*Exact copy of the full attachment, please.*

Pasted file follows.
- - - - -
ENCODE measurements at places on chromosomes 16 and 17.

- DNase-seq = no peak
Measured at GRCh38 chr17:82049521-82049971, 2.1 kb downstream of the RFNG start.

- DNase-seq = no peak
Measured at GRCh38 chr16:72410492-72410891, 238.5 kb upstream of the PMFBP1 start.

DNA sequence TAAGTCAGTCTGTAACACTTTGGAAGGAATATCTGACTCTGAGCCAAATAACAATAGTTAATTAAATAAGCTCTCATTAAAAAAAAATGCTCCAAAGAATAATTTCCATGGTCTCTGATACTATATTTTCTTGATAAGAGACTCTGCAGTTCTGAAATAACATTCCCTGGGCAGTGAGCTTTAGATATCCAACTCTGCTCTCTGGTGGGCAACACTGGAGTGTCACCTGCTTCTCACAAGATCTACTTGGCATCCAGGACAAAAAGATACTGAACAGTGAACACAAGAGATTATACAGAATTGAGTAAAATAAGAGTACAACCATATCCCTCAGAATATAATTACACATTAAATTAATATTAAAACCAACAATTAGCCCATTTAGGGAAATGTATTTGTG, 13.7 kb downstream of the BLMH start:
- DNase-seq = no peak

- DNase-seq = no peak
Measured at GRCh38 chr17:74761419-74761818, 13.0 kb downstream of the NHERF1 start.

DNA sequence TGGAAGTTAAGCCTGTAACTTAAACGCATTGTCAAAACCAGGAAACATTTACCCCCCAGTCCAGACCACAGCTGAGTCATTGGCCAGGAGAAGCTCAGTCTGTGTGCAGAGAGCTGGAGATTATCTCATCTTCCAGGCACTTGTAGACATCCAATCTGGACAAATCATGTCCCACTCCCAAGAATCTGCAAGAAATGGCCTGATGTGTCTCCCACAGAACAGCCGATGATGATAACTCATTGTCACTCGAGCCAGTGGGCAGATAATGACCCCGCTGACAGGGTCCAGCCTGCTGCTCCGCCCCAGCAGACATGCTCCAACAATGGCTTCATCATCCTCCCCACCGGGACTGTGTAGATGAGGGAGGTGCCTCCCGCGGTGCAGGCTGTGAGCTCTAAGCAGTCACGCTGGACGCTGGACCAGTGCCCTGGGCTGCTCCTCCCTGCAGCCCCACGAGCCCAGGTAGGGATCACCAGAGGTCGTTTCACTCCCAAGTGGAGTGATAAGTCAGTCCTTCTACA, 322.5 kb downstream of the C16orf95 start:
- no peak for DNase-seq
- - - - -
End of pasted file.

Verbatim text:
ENCODE measurements at places on chromosomes 16 and 17.

- DNase-seq = no peak
Measured at GRCh38 chr17:82049521-82049971, 2.1 kb downstream of the RFNG start.

- DNase-seq = no peak
Measured at GRCh38 chr16:72410492-72410891, 238.5 kb upstream of the PMFBP1 start.

DNA sequence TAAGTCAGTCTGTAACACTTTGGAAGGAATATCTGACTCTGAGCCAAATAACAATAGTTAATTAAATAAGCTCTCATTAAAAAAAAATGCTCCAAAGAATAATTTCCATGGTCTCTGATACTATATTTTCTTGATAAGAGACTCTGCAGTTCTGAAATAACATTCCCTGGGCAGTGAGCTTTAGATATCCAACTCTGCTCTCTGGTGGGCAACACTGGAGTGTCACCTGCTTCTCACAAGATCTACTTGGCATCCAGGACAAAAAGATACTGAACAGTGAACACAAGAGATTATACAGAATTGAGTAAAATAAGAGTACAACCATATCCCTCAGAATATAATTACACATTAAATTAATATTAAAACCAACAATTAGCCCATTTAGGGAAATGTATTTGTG, 13.7 kb downstream of the BLMH start:
- DNase-seq = no peak

- DNase-seq = no peak
Measured at GRCh38 chr17:74761419-74761818, 13.0 kb downstream of the NHERF1 start.

DNA sequence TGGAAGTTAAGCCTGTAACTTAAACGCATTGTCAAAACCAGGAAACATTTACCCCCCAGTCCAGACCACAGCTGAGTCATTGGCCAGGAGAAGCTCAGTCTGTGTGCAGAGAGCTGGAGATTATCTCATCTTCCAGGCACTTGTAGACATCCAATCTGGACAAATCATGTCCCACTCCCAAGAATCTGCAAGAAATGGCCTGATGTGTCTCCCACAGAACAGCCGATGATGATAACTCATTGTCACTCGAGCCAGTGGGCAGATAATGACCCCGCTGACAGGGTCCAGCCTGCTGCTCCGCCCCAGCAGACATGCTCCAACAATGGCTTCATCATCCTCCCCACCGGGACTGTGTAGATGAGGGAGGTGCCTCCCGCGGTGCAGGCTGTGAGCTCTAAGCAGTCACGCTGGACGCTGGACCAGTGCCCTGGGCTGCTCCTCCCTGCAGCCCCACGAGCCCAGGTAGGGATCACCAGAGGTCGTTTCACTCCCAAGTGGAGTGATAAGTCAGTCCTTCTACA, 322.5 kb downstream of the C16orf95 start:
- no peak for DNase-seq